Knud Rasmussen Land, Sortebrae Mountains, first ascents. On May 27, 2006, a Twin Otter ski-plane transferred my group from Isafjordur in Iceland to N 69° 05.016', W 27° 38.879' on a tributary glacier feeding into the main Borggraven system. These glaciers lie east and northeast of the Ejnar Mikkelsens Fjeld and Borgtinderne massifs, ca 90km east of Gunnbjornsfjeld and the Watkins Bjerge.
On departure, the plane lifted out another British group, led by Rosie Goolden, which over the previous 20 days had made a number of ascents close to the fringe of the inland ice. My own group comprised Geoff Bonney, Julian Davey, Kate Keohane, Sandy Gregson (all U.K.), Bill Cunningham (U.S.), and I as leader. With a pick-up proposed for June 16, we had 20 days for exploration and climbing.
During the first four days we skied to a number of cols to spy out the terrain and also made two first ascents: Triangle Peak (2,340m, N 69° 07', W 27° 31') and Surprise Peak (2,405m, N 69° 04', W 27° 34'), the surprise being a deep crevasse hindering our passage to the gendarmed and corniced final crest.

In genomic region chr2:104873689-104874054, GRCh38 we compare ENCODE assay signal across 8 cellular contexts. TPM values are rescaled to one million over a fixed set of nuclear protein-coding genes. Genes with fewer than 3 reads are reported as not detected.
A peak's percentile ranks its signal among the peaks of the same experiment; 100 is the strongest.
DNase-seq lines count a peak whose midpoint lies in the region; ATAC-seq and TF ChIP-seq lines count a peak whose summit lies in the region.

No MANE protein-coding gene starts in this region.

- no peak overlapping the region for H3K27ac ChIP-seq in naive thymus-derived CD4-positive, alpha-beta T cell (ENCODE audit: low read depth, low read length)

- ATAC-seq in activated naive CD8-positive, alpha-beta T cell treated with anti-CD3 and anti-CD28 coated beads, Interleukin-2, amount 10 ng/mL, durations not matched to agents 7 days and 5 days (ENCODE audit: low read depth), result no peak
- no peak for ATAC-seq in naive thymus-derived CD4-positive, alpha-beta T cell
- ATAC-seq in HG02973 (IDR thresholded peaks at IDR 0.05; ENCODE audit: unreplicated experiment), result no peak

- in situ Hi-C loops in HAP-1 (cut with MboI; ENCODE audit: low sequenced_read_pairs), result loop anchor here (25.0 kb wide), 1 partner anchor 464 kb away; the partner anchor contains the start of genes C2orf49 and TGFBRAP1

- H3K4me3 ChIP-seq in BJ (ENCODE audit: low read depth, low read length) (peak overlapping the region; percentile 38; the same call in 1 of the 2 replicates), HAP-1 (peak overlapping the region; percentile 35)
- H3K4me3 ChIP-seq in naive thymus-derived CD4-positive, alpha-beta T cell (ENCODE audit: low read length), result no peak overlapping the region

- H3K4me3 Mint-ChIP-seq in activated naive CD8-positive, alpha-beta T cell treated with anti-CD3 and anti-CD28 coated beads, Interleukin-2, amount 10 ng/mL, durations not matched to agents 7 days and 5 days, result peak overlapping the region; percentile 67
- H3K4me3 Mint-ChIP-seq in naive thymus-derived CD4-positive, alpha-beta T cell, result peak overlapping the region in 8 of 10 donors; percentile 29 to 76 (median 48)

On June 1 we transferred to a new campsite, downstream at the junction with a more easterly branch glacier. This promised access to other peaks, although it was obvious that dangerous icefalls, which we were unwilling to risk, protected some of the higher mountains. We skied up Devil’s Dome (2,151m) to inspect approach routes, and in subsequent outings made first ascents of Stegosaurus 4 (2,285m, N 69° 03', W 27° 32'), Nipple (2,189m, N 69°01', W 27° 33'), Snow Castle (ca 2,105m, N 69° 04', W 27° 32') and Stegosaurus 7 (The Fin, 2,276m, N 69° 03', W 27° 32'). These climbs were predominantly on snow and steep ice, with sections of narrow, exposed arête. All rock encountered was fairly rotten basalt.
We also turned around on a few other attempts because of poor snow or storms. (The weather was more fickle than on any of my previous 10 Arctic expeditions.) Meanwhile Julian and Kate explored on ski a little farther west. The area holds impressive unclimbed peaks, but there will be considerable risk involved in reaching some of the summits.
Jim Gregson, Alpine Club